Rabbi Avi Weiss, the founding rabbi of the Hebrew Institute of Riverdale, recently published an open letter to Bowman asking him to clarify his positions on Israel. Weiss told JI on Wednesday that he was “very disappointed” that Bowman hasn’t responded to the issues raised in the letter.
“Amongst the issues… most important to us is the well-being of the State of Israel, one of America’s greatest allies,” Weiss explained. “Dr. Bowman’s Israel policy is too questionable for me to consider sending him to Congress.”
Harry Feder, a prominent member of the Jewish community in Riverdale and a longtime friend of the congressman, told JI that community leaders are urging members to take the race seriously and vote. “I think it’s a matter of people coming out to vote and that they realize that this election is being looked at nationally,” said Feder, the former president of the Riverdale Jewish Center. “Engel is one of the strongest — if not the strongest — member of the House in support of Israel, and to lose him as chairman of the Foreign Affairs Committee would be a horrible thing for the Jewish community.”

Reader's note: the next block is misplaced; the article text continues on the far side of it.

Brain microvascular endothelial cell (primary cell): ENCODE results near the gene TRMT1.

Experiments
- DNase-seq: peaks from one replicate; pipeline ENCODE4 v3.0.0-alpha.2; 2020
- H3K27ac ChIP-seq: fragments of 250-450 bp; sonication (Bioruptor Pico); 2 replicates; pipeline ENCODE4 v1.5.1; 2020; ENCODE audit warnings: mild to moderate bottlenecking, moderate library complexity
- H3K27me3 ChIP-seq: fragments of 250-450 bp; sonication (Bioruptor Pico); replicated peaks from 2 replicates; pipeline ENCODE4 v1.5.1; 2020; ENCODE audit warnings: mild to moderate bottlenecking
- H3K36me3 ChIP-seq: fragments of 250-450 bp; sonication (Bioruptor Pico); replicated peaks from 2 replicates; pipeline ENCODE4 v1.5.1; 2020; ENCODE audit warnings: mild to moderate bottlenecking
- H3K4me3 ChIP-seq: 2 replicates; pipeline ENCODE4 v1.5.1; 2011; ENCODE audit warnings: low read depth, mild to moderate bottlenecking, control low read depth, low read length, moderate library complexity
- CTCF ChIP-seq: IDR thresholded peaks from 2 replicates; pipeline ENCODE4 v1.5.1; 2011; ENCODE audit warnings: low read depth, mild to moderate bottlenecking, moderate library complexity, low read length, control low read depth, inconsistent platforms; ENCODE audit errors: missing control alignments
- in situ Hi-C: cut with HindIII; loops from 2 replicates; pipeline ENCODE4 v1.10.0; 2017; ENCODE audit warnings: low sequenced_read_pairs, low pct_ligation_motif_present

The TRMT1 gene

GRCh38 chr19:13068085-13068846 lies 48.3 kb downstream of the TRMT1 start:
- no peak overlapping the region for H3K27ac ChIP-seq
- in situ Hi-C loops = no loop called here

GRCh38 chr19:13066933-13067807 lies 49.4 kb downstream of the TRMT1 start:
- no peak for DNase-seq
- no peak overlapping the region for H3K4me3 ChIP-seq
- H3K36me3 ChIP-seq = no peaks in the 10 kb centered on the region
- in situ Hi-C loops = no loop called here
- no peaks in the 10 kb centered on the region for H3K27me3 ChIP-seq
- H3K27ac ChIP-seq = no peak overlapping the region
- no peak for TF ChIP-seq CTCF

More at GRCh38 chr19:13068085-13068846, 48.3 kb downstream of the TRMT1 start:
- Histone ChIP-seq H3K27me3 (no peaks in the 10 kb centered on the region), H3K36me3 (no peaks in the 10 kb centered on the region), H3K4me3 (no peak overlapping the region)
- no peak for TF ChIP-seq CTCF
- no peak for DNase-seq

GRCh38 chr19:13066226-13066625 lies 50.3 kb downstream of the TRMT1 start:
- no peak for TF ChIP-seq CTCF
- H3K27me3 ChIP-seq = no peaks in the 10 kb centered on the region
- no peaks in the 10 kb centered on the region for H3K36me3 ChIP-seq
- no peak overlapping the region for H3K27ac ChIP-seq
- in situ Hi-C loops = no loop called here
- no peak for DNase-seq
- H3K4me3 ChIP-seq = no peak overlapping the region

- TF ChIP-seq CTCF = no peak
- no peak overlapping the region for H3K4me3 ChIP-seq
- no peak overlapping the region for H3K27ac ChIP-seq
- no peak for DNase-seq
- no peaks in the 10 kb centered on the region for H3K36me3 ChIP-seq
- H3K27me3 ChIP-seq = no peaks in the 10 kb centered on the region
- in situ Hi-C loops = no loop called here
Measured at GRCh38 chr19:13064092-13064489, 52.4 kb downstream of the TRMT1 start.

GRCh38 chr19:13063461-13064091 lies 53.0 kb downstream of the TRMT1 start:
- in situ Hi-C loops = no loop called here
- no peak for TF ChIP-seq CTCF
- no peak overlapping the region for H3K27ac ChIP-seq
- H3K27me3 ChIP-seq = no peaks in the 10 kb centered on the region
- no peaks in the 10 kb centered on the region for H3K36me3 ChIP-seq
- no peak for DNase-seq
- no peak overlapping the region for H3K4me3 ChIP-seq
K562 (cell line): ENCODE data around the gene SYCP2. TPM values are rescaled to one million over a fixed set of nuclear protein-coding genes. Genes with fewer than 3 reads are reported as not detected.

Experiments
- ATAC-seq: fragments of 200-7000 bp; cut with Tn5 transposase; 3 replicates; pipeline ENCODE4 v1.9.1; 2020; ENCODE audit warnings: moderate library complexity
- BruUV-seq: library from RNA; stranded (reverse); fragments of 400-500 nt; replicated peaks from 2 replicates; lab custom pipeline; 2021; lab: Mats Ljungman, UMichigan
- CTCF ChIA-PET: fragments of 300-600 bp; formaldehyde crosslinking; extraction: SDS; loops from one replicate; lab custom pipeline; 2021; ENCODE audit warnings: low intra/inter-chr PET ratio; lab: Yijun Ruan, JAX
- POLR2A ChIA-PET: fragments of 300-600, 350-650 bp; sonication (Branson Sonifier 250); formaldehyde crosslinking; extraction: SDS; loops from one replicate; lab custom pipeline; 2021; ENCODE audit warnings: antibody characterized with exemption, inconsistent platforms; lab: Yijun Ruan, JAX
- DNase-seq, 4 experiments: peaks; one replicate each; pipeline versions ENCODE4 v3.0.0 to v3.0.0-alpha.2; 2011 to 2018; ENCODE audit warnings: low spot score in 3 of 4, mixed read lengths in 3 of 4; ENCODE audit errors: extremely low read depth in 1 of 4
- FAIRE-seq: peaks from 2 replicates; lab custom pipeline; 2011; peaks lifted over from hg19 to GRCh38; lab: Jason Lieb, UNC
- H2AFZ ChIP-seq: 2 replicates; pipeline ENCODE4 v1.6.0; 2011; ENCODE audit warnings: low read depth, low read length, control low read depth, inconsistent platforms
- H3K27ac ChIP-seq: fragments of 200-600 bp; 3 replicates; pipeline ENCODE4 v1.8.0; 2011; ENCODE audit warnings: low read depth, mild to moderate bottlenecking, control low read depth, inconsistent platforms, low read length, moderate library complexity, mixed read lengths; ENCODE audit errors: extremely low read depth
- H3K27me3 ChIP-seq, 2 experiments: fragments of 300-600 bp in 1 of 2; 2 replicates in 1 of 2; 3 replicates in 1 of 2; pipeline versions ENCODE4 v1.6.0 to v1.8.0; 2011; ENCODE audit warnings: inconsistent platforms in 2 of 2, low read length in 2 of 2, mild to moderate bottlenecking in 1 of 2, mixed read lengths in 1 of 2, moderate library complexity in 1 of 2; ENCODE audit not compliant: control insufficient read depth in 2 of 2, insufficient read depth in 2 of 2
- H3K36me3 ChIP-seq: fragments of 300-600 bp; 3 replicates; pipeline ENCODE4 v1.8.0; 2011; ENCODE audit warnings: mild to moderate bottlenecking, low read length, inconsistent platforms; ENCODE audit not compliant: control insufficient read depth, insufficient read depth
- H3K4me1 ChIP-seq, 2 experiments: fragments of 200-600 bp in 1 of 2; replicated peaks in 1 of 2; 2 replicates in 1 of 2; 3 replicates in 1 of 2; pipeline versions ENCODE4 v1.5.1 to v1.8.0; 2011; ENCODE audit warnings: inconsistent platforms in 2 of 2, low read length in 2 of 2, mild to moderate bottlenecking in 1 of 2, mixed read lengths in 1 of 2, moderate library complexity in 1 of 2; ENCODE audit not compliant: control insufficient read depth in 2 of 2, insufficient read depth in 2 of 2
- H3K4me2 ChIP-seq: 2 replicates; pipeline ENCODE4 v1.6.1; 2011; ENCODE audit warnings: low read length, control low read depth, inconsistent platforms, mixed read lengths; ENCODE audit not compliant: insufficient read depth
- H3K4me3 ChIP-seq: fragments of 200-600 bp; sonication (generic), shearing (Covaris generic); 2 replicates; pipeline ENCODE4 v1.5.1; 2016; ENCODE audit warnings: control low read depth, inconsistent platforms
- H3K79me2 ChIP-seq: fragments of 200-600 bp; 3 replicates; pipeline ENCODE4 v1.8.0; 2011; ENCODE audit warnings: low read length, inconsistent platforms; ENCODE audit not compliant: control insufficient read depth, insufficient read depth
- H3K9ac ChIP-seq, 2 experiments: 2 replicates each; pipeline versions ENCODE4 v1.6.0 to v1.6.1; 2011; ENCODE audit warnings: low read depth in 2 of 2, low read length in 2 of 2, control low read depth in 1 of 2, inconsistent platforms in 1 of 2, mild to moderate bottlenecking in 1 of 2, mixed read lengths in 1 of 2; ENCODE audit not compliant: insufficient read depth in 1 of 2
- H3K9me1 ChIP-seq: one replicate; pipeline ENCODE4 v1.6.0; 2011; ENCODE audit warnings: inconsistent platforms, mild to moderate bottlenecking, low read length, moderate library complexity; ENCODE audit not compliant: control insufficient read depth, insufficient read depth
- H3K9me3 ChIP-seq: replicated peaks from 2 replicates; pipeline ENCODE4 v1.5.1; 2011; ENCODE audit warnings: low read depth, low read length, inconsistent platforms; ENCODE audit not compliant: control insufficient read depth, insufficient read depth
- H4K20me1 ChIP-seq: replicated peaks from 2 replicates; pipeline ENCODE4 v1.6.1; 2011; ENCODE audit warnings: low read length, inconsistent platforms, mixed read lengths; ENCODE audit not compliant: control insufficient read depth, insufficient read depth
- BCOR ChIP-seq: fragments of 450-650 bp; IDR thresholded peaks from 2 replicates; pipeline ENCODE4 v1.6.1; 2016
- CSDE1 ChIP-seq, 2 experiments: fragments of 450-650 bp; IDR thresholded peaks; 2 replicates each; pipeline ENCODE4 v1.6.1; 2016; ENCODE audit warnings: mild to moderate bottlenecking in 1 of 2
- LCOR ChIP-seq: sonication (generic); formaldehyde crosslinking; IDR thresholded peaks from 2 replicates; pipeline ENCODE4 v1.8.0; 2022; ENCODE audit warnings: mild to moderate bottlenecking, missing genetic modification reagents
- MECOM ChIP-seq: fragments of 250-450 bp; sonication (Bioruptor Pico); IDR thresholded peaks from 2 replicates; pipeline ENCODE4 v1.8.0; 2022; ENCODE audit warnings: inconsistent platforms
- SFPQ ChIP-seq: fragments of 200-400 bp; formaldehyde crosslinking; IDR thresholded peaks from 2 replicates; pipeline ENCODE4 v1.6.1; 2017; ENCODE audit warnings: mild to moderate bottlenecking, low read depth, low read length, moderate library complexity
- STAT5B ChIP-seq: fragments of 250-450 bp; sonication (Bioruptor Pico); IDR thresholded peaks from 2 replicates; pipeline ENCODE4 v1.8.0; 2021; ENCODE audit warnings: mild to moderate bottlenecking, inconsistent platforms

On Wednesday evening, NORPAC, a nonpartisan political action committee that supports pro-Israel candidates, held a Zoom fundraiser for Engel with 120 Jewish leaders and activists signed on as co-chairs.
Among them is Rabbi Menachem Genack, the CEO of the Orthodox Union’s kosher division, whose son lives in the district. “We are trying to mobilize people within this district, making sure that our community is aware of [the situation] and comes out to vote,” Genack told JI, pointing to the neighboring 14th congressional district where in 2018 the incumbent, former Rep. Joe Crowley, lost his primary to Ocasio-Cortez, then a relatively unknown challenger. “In a primary, small numbers make a big difference.”